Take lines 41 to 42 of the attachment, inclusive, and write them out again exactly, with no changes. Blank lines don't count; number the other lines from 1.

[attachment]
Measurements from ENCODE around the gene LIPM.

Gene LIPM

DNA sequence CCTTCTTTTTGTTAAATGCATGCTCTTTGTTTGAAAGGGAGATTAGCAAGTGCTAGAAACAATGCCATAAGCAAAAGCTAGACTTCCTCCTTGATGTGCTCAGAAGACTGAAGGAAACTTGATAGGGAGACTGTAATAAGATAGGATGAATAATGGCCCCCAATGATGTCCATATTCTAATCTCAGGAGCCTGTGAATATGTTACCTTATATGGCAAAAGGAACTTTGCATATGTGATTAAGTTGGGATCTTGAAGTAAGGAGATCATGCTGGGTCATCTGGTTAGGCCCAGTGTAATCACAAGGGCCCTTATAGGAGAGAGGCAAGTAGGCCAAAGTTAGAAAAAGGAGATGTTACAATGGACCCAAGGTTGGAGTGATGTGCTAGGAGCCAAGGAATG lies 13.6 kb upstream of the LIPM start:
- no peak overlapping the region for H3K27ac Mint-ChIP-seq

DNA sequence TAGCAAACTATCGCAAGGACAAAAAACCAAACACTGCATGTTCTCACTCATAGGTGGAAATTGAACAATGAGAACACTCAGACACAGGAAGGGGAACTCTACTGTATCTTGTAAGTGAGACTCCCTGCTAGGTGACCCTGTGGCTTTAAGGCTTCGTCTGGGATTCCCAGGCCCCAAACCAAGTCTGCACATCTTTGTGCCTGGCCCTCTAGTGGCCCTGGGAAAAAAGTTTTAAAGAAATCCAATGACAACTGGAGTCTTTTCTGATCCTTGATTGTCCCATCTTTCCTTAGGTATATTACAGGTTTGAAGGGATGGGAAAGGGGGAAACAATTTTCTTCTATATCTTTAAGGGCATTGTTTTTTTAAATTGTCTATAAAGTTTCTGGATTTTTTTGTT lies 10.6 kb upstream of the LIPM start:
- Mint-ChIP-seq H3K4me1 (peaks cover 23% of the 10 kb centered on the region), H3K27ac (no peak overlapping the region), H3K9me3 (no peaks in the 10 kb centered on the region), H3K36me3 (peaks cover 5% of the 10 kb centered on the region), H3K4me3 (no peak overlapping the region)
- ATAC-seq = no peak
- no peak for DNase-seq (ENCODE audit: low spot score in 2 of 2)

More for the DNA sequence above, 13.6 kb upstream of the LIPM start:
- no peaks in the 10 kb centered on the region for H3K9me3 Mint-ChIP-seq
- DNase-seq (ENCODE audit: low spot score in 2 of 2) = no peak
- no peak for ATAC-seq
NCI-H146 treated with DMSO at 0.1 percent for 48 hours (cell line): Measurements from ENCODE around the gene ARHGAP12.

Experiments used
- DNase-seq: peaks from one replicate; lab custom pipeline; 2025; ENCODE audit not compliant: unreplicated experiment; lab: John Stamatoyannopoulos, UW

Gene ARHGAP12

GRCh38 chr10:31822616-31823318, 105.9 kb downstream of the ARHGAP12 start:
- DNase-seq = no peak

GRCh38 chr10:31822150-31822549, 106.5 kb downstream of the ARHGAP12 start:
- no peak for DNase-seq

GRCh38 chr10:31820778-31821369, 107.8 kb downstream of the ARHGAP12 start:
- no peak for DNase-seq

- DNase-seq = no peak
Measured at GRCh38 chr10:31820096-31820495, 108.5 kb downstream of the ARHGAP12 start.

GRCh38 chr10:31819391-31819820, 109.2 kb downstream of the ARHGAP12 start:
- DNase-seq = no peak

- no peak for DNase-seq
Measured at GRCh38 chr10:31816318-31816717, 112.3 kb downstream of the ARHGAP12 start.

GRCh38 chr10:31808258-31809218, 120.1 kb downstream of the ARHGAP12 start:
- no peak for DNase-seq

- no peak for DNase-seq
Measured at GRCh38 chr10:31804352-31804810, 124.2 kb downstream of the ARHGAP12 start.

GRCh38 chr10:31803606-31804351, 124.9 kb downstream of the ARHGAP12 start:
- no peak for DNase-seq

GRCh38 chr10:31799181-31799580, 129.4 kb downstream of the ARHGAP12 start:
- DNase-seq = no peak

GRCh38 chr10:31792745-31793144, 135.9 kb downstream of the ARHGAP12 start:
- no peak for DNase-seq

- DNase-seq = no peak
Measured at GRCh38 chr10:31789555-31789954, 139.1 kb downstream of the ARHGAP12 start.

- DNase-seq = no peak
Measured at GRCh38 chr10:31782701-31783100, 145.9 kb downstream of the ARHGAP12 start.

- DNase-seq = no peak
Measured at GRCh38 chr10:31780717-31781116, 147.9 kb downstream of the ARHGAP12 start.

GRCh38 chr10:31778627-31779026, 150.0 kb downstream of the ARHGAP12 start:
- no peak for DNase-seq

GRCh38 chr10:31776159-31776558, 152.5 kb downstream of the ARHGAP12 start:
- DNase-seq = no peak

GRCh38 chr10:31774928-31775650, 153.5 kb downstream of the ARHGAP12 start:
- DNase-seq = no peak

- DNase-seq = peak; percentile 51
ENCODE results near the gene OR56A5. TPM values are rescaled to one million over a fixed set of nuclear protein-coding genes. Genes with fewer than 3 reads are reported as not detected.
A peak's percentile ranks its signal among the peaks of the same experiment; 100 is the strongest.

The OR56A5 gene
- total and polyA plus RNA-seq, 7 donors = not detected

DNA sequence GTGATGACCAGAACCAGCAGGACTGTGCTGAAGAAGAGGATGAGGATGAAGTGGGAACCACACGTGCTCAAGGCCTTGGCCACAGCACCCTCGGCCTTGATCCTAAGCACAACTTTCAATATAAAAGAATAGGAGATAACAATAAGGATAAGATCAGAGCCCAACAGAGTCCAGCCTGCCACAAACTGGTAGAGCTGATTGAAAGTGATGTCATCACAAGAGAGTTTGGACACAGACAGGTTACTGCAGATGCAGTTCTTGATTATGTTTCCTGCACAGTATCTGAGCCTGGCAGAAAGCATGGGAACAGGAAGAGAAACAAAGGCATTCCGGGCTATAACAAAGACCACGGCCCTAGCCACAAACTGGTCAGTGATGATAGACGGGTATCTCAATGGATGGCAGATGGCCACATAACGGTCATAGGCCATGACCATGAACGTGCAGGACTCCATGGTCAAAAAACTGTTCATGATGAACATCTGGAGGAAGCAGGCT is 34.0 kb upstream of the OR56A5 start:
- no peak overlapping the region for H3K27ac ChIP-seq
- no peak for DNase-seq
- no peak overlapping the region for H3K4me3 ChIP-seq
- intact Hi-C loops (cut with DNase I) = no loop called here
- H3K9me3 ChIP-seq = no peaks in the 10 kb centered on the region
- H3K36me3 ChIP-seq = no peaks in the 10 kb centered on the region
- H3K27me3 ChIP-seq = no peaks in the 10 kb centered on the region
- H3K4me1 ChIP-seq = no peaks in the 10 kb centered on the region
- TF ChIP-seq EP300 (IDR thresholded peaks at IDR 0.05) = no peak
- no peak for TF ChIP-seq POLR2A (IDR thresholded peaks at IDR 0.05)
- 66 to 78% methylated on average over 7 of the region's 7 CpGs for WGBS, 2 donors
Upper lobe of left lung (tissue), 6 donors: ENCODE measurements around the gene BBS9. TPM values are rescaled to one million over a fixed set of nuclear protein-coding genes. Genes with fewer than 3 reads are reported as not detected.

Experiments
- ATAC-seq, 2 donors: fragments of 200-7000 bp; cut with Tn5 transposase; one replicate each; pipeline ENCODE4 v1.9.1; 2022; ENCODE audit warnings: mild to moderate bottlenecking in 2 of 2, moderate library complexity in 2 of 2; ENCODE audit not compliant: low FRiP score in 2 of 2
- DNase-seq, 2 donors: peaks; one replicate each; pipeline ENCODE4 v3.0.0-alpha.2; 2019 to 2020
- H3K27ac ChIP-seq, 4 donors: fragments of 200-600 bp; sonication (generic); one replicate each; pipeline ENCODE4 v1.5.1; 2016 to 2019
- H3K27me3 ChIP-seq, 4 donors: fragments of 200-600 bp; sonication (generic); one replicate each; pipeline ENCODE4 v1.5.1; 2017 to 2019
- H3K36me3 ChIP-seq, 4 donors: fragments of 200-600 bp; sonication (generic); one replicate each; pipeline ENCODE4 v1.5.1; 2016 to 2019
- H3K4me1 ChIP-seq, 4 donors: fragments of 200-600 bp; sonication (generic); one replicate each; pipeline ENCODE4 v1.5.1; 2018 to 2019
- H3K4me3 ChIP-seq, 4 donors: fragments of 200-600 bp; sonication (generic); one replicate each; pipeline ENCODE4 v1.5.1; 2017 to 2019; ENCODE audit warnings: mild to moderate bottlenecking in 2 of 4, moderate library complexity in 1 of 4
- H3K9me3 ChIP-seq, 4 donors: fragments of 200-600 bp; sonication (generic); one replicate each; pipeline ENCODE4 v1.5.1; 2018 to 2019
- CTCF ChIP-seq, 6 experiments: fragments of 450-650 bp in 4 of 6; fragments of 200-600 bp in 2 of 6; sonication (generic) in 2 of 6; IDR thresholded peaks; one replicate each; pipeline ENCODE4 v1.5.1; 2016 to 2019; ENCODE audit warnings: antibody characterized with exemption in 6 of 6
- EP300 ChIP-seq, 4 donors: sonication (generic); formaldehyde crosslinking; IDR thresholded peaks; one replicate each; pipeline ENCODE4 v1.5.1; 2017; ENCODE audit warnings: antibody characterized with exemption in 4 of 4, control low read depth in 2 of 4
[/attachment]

- DNase-seq = no peak
Measured at GRCh38 chr10:31782701-31783100, 145.9 kb downstream of the ARHGAP12 start.